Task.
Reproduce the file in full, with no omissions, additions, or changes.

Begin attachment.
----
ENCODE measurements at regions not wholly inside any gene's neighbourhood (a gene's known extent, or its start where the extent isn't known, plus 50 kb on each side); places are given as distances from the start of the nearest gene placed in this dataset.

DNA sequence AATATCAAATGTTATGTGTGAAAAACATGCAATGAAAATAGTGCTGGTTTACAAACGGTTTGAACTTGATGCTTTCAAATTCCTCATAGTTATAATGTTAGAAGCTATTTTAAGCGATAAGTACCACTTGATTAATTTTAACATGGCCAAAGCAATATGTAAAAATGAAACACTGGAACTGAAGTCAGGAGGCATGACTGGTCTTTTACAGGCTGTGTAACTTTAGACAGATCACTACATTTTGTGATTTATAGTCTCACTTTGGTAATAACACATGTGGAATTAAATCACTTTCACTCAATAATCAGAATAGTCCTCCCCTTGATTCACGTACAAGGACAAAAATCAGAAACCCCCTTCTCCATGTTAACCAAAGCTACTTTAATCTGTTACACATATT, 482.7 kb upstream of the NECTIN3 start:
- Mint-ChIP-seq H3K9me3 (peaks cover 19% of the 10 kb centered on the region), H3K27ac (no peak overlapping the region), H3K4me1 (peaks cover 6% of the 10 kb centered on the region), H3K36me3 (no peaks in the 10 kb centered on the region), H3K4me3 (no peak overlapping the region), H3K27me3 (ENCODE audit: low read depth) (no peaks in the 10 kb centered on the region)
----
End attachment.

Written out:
ENCODE measurements at regions not wholly inside any gene's neighbourhood (a gene's known extent, or its start where the extent isn't known, plus 50 kb on each side); places are given as distances from the start of the nearest gene placed in this dataset.

DNA sequence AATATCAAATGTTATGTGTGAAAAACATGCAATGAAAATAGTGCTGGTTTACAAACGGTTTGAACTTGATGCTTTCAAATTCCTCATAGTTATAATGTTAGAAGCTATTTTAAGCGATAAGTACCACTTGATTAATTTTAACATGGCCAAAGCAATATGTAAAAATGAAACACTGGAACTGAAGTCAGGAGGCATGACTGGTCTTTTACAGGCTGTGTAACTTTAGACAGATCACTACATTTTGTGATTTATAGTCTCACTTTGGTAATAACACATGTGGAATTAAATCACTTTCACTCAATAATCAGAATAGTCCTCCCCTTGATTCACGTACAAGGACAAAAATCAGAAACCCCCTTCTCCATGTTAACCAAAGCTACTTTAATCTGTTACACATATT, 482.7 kb upstream of the NECTIN3 start:
- Mint-ChIP-seq H3K9me3 (peaks cover 19% of the 10 kb centered on the region), H3K27ac (no peak overlapping the region), H3K4me1 (peaks cover 6% of the 10 kb centered on the region), H3K36me3 (no peaks in the 10 kb centered on the region), H3K4me3 (no peak overlapping the region), H3K27me3 (ENCODE audit: low read depth) (no peaks in the 10 kb centered on the region)